When Is Long-Distance Running Like Football?


So when is long-distance running exactly like football? Well, never, except when the weather is terrible.

 I’ve just started running road races this past September, most of them with my daughter. It’s been a brutal winter, yet a scheduled race is almost never postponed because of the weather. Let it be freezing, raining, snowing, hailing, sleeting … whatever. Still, there will be hundreds of people of all ages who appear, ready to run, the elements be damned. Now, if that isn’t just like football, what is?

 It started on Thanksgiving weekend at the Turkey Burn-Off Five Miler, where there was ice to run over. Then it continued in mid-December in Rockville at an 8k race when there was even more snow and ice to avoid … except that one couldn’t avoid it at all, except by running in the street and subjecting oneself to the risk of dismemberment by car. Then, cold and ice continued to flummox me at the New Year’s Day 5k. It warmed up a bit in mid-January for a four-mile race in Silver Spring, when we only had to dodge the incessant rain. That was actually one of my best races. (I will skip the five-mile race in Olney when the only problem was cold.) Then the cold continued for the 12k at Lake Burke on March 2 (one could see parts of the lake frozen), except my daughter tells me it got nice near the end. Sure, but how many big puddles did I have to run through first and how many times did I need to run on slippery mud to avoid those puddles? That was 82 minutes of bliss, I must say.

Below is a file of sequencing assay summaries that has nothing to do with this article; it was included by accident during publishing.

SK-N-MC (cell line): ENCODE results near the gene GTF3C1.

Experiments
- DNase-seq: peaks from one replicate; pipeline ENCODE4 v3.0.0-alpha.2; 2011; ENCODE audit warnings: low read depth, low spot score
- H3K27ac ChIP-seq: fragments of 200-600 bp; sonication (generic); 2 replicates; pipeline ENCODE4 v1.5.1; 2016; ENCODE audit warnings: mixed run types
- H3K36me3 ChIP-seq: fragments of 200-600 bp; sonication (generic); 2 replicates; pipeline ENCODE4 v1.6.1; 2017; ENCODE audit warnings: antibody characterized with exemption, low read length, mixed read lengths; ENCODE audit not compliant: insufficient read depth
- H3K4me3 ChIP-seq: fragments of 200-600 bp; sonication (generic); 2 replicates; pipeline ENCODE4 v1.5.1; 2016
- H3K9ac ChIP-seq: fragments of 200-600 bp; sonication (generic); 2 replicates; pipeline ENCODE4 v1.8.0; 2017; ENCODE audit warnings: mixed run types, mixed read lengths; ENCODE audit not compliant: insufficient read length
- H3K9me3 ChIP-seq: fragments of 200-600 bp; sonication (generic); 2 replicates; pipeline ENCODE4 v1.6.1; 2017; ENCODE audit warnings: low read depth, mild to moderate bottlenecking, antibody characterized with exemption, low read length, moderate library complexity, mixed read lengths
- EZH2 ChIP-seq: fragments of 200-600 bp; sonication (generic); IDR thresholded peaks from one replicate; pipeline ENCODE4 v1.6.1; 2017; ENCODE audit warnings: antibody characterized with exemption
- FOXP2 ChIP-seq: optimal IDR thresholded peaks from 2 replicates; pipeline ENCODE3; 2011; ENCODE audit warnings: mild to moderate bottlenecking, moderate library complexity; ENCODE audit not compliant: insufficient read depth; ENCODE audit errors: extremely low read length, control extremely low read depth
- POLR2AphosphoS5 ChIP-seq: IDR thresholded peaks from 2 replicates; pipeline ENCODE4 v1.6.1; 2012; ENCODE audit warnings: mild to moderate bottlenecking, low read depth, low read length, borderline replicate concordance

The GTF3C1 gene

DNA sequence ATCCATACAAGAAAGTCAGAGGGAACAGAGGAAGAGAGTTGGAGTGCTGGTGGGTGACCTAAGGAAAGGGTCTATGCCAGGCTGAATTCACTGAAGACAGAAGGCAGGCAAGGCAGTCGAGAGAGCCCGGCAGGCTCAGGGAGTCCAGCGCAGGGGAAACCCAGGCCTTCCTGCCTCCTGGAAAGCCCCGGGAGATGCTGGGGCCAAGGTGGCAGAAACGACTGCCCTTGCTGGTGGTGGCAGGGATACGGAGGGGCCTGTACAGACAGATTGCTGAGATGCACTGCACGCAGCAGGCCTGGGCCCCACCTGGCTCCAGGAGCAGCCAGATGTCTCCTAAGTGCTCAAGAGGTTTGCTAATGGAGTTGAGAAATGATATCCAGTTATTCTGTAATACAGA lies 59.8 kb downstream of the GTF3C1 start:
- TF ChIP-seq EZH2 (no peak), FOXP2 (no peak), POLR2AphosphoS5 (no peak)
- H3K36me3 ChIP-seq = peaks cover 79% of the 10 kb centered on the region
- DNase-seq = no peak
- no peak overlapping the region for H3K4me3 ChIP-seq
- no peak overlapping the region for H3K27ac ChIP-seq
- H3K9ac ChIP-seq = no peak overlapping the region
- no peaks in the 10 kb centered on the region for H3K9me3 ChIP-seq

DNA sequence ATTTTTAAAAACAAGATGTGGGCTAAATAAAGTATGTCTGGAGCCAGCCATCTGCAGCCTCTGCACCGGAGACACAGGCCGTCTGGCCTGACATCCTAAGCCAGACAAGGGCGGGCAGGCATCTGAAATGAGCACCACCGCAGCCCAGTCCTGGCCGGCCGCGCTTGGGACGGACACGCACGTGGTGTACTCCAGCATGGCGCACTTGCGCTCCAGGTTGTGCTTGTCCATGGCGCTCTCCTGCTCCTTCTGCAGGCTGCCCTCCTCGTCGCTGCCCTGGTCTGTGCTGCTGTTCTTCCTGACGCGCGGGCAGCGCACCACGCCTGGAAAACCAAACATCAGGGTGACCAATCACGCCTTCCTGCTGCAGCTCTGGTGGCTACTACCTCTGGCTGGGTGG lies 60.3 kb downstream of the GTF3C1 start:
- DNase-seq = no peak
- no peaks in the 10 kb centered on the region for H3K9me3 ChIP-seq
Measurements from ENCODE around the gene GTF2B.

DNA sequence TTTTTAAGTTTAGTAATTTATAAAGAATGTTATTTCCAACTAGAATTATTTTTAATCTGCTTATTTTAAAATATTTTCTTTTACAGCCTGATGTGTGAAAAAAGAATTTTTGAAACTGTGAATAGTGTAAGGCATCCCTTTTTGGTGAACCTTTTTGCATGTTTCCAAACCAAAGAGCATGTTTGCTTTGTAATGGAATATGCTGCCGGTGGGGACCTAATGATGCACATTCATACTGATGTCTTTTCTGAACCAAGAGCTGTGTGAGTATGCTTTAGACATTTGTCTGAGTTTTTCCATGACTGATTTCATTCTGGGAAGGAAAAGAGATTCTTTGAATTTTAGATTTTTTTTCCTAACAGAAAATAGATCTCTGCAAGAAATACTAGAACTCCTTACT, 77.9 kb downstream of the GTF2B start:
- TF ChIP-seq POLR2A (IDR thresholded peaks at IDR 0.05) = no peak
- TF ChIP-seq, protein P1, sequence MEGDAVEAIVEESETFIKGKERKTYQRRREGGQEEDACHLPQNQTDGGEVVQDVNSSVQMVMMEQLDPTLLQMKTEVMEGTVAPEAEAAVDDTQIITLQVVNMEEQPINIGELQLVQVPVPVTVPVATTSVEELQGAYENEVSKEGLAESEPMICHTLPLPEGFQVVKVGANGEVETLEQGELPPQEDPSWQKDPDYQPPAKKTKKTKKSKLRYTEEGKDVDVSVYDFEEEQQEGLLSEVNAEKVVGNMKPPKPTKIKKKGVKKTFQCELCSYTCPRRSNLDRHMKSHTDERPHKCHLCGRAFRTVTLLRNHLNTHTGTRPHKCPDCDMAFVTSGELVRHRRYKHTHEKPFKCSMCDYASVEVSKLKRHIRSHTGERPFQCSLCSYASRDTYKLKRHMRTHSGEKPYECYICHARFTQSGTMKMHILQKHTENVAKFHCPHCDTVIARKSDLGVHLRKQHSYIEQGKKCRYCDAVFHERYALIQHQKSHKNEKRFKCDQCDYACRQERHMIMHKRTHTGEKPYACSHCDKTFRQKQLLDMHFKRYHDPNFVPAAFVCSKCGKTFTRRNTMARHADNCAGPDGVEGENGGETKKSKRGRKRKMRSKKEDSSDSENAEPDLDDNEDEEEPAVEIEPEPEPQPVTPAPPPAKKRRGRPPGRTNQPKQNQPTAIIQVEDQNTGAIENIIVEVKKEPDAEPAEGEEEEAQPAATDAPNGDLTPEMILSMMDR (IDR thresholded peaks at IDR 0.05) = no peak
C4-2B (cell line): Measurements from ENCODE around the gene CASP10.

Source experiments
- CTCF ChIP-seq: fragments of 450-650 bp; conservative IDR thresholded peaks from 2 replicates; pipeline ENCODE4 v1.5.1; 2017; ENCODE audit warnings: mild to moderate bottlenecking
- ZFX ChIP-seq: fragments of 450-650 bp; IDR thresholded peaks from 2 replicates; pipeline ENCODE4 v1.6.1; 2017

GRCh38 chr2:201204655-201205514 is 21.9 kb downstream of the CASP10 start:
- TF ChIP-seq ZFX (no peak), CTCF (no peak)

The corkers, however, were this past weekend. I ran Sunday morning’s 10k at Seneca Lake State Park entirely in the rain — and at my speed, that’s spending almost an hour and ten minutes in the rain, not counting all the time before the race — and with a strong, biting wind in my face for half the race. However, that was nothing like the ten-mile race my daughter ran yesterday afternoon in Frederick, with rain, snow, and hail, the temperature dropping to 34 degrees, the wind picking up in ferocity.

Yes, the runners I encounter seem to thrive with adversity. They’re going to run regardless, and the worse the weather is, the worse all the running conditions are, it seems the happier are the contestants. I just have to bend my mind towards that.

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About brucejberger

Bruce J. Berger has published his short fiction in a variety of print and on-line literary journals, including Prole, Jersey Devil Press Anthology, The Awakenings Review, Raphael's Village, Eastown Fiction, Black Magnolias Literary Journal, and others. He also publishes shorts stories for Amazon's Kindle. He is pursuing his MFA in Creative Writing at American University beginning in August 2015.
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One Response to When Is Long-Distance Running Like Football?

  1. Gary Rubin says:

    Good for you, Bruce! Running is like nothing else, the only sport in which middle-of-the-pack men and women compete without regard to gender. Carpe Viam!

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